I try to cram in time to connect with other bloggers, but as should be no secret by now, that is really a challenge for me given my current life.
It has been really hard for me to find other blogs of interest, also. I know that sounds snobby but I realize it is also a fault of my own to an extent: I have not spent enough time thinking about what kind of blogs I want to connect with, for example. The only thing I can say for sure is that I am really attracted to eclectic blogs, like my own. So maybe that is a good guiding line and I should just keep following it.
I will. But I have to carve more time for it.
Anyway, recently I found this fantastic blog that really is both interesting and diverse – “Fortress of the Mind”, it is called. The blogger, going by the name of Quintus Curtius, blogs and podcasts about all kinds of topics with depth, passion, originality and obvious life-experience. So it’s a treat to read and follow.
One article and podcast from a while back caught my interest in particular, and for reasons that are probably not so strange – it is about expectations from fathers towards their sons – and about expectations in general of other people.
My comment on that post is worth saving here for later, since it is also a promise I make to myself – about how I will see Jay in the years to come. For ease of reading (and because of its length) I won’t put it into a quotation block:
My spouse and I have been talking about how he [Jay] will be when he grows up and, implicitly, what to expect of him. Not much, but enough to make me think about it from time to time … what if he somehow is a ‘disappointment’? What if he overall and generally behaves in ways that I just feel are not right? I am not exactly sure what it could be.
But it is there in my mind, and comes up from time to time: What if he becomes a bully at school? What if he drinks in secret as a teen or steals something? What if he just loafs around like a young adult, instead of trying to set some kind of course? Some of these examples are very theoretical, I feel. I just can’t imagine him becoming a bully, for example. Or stealing. But you never know… I believe in a combo of nature and nurture, so he might get into some problems later on no matter how well my spouse and I try to raise him. And once he becomes a young adult all bets are off. Heck, they certainly were with me, when I think about how confused my 20-30 decade was in selecting jobs, education and so on (I am 43 now.)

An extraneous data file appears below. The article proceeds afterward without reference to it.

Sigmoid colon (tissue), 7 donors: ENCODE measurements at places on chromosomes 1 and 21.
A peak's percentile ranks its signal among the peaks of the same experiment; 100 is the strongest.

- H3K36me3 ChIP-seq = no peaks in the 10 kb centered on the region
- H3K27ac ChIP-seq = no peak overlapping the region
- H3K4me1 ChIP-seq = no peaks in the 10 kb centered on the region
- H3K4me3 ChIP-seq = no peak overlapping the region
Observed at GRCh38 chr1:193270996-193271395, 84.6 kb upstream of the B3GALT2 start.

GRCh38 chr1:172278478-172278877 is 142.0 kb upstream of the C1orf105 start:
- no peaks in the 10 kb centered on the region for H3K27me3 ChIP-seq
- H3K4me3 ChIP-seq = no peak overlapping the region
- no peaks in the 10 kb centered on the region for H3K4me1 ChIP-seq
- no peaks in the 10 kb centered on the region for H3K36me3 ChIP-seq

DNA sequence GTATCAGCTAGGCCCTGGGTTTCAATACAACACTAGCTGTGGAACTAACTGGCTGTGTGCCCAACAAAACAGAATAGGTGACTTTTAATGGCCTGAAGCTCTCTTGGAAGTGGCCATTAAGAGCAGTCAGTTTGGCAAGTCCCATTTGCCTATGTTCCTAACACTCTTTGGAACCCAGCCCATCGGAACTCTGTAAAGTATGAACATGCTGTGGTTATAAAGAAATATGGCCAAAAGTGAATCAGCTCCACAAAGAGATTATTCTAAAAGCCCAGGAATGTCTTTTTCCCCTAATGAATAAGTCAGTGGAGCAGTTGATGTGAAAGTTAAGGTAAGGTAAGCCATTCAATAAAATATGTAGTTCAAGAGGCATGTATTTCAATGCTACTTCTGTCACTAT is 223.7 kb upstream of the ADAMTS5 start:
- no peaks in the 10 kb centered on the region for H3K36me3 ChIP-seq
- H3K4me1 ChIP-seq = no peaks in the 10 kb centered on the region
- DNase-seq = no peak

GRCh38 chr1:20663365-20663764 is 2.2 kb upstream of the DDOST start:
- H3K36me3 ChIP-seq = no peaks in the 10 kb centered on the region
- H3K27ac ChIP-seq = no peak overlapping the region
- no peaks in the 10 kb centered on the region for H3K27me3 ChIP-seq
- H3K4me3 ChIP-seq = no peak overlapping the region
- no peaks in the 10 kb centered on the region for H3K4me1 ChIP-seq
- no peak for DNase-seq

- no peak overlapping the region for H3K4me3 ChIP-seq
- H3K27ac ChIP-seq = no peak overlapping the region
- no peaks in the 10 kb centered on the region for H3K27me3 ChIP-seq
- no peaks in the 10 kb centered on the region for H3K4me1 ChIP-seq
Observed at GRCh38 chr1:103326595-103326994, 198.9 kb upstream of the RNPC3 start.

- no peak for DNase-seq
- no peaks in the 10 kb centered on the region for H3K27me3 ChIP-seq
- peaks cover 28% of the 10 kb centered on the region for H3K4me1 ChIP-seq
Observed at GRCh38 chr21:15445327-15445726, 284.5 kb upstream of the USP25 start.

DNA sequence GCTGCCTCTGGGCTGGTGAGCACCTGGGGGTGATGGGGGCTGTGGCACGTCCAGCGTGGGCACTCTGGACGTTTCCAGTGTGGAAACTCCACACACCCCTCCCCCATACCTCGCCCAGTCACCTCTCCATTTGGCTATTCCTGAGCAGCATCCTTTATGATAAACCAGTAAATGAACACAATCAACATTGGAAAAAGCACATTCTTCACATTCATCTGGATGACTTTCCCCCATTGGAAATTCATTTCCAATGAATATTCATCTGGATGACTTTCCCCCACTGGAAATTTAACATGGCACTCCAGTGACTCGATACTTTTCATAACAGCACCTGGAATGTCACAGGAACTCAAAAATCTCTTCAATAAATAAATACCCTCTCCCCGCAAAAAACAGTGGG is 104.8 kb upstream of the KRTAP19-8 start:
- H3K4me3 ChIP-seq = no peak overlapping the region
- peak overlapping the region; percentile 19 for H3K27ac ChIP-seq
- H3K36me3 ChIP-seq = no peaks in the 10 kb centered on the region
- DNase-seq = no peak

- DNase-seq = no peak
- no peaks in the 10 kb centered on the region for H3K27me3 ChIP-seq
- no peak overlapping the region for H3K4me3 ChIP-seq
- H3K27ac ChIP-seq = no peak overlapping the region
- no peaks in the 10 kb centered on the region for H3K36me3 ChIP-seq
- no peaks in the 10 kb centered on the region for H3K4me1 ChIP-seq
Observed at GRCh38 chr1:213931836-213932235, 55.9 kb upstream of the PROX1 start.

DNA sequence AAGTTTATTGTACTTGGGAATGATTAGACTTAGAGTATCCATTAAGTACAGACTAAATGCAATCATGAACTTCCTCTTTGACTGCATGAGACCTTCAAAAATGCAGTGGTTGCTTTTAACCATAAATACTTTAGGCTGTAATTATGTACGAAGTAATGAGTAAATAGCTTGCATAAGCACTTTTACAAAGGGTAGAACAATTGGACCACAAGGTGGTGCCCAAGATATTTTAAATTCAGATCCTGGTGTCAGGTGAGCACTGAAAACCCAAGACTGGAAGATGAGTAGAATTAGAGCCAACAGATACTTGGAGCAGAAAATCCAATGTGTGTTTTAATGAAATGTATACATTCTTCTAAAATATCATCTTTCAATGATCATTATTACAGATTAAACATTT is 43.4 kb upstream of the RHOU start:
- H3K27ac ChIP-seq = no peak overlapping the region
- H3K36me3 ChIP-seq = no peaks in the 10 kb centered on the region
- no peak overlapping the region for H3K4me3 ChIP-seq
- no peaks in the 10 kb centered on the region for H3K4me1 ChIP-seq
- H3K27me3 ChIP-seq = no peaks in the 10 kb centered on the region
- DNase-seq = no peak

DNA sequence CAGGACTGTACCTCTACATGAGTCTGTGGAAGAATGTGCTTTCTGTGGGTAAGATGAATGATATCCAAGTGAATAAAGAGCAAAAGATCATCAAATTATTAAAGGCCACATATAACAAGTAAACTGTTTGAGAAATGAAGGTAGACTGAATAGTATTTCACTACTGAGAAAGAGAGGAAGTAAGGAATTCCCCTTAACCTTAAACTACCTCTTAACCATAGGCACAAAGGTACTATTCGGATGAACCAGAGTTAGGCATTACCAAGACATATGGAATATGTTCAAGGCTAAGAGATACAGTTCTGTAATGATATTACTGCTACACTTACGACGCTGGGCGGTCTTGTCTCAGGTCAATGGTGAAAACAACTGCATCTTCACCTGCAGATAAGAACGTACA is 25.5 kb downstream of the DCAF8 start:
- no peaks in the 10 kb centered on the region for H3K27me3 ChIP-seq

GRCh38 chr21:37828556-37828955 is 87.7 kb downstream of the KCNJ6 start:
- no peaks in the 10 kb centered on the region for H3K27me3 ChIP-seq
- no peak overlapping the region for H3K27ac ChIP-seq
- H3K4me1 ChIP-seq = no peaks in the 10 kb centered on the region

I think a part of the worry is natural and should just be ignored, just like the thought of what happens if he somehow is in a traffic accident or whatever. There are always extreme scenarios that can and will haunt our minds, for what may happen, and they are, as said, natural but should not be given too much power. It is also good to remember that, as you mentioned, people do a lot of things as children and as youths that aren’t necessarily indicative for how they will act in life as mature adults. I tell myself I will remember this, but I am sure I will forget on some occasions. Even so it is worth reiterating here.
Then there are the sneaky value-based expectations, like about what he wants to do with his life and work-life when he becomes old enough for that to be relevant. I had very high ideals for my own work life (and for my artwork which today is just a hobby), and none of them really came to fruition. I have tried to be very clear with myself that I will not project these ideals onto him (like: get a university education – go help the world or get an otherwise ‘important job’). If he wants to drive a truck, then that is really fine – even if he displays abilities for more. Or that is at least what I tell myself, but I do know in my heart that I will be a little disappointed in such a scenario.
I think maybe it is helpful that we are relatively old parents and that I have gone through an evolution myself with regard to how I value the company of other people. In my early 20s for example I really did not like family get-togethers. I was always focused on how the other members of my family talked about “boring things” and all their little faults (imagined or otherwise). As I grow older I have begun to really look for what we share and what I appreciate in various family members, instead of focusing on what sets us apart. It just works better. I don’t try to sweep big differences under the rug, but I don’t give them too much power either – e.g. political differences.
I believe that lesson at least can help me if my son doesn’t choose a “smart” career or makes some other lifestyle choice later on that really upsets me.
But time will have to put that belief (and promise to myself) to the test.